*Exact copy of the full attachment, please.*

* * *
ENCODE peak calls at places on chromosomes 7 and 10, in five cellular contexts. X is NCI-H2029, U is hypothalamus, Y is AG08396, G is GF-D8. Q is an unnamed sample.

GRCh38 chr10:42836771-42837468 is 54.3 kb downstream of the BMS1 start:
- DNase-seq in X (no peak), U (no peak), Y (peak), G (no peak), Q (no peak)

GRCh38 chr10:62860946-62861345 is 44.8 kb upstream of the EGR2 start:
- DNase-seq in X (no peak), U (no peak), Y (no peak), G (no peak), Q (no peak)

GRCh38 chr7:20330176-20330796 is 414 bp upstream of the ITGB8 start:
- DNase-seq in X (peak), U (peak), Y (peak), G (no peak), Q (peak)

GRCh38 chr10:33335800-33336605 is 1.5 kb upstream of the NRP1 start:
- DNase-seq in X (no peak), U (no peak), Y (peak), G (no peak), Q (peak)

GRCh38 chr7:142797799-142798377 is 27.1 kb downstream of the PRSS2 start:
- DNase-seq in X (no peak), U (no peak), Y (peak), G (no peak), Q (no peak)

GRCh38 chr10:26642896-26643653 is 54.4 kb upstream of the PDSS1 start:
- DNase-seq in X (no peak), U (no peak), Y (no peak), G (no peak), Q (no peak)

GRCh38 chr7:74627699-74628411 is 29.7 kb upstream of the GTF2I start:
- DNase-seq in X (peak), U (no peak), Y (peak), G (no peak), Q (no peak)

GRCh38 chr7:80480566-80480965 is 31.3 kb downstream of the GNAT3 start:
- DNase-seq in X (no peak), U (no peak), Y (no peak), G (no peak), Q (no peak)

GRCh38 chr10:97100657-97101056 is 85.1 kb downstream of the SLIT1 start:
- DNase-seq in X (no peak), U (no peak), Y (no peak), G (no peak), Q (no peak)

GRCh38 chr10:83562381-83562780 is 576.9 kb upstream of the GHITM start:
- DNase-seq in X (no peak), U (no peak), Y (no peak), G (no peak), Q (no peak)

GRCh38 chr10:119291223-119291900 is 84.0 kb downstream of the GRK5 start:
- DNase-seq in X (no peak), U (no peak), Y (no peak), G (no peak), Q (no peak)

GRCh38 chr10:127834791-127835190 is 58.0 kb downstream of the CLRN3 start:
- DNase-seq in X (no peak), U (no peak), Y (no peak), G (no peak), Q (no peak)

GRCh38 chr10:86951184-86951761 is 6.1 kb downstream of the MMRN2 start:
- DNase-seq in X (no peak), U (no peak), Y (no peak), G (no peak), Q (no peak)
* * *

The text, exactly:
ENCODE peak calls at places on chromosomes 7 and 10, in five cellular contexts. X is NCI-H2029, U is hypothalamus, Y is AG08396, G is GF-D8. Q is an unnamed sample.

GRCh38 chr10:42836771-42837468 is 54.3 kb downstream of the BMS1 start:
- DNase-seq in X (no peak), U (no peak), Y (peak), G (no peak), Q (no peak)

GRCh38 chr10:62860946-62861345 is 44.8 kb upstream of the EGR2 start:
- DNase-seq in X (no peak), U (no peak), Y (no peak), G (no peak), Q (no peak)

GRCh38 chr7:20330176-20330796 is 414 bp upstream of the ITGB8 start:
- DNase-seq in X (peak), U (peak), Y (peak), G (no peak), Q (peak)

GRCh38 chr10:33335800-33336605 is 1.5 kb upstream of the NRP1 start:
- DNase-seq in X (no peak), U (no peak), Y (peak), G (no peak), Q (peak)

GRCh38 chr7:142797799-142798377 is 27.1 kb downstream of the PRSS2 start:
- DNase-seq in X (no peak), U (no peak), Y (peak), G (no peak), Q (no peak)

GRCh38 chr10:26642896-26643653 is 54.4 kb upstream of the PDSS1 start:
- DNase-seq in X (no peak), U (no peak), Y (no peak), G (no peak), Q (no peak)

GRCh38 chr7:74627699-74628411 is 29.7 kb upstream of the GTF2I start:
- DNase-seq in X (peak), U (no peak), Y (peak), G (no peak), Q (no peak)

GRCh38 chr7:80480566-80480965 is 31.3 kb downstream of the GNAT3 start:
- DNase-seq in X (no peak), U (no peak), Y (no peak), G (no peak), Q (no peak)

GRCh38 chr10:97100657-97101056 is 85.1 kb downstream of the SLIT1 start:
- DNase-seq in X (no peak), U (no peak), Y (no peak), G (no peak), Q (no peak)

GRCh38 chr10:83562381-83562780 is 576.9 kb upstream of the GHITM start:
- DNase-seq in X (no peak), U (no peak), Y (no peak), G (no peak), Q (no peak)

GRCh38 chr10:119291223-119291900 is 84.0 kb downstream of the GRK5 start:
- DNase-seq in X (no peak), U (no peak), Y (no peak), G (no peak), Q (no peak)

GRCh38 chr10:127834791-127835190 is 58.0 kb downstream of the CLRN3 start:
- DNase-seq in X (no peak), U (no peak), Y (no peak), G (no peak), Q (no peak)

GRCh38 chr10:86951184-86951761 is 6.1 kb downstream of the MMRN2 start:
- DNase-seq in X (no peak), U (no peak), Y (no peak), G (no peak), Q (no peak)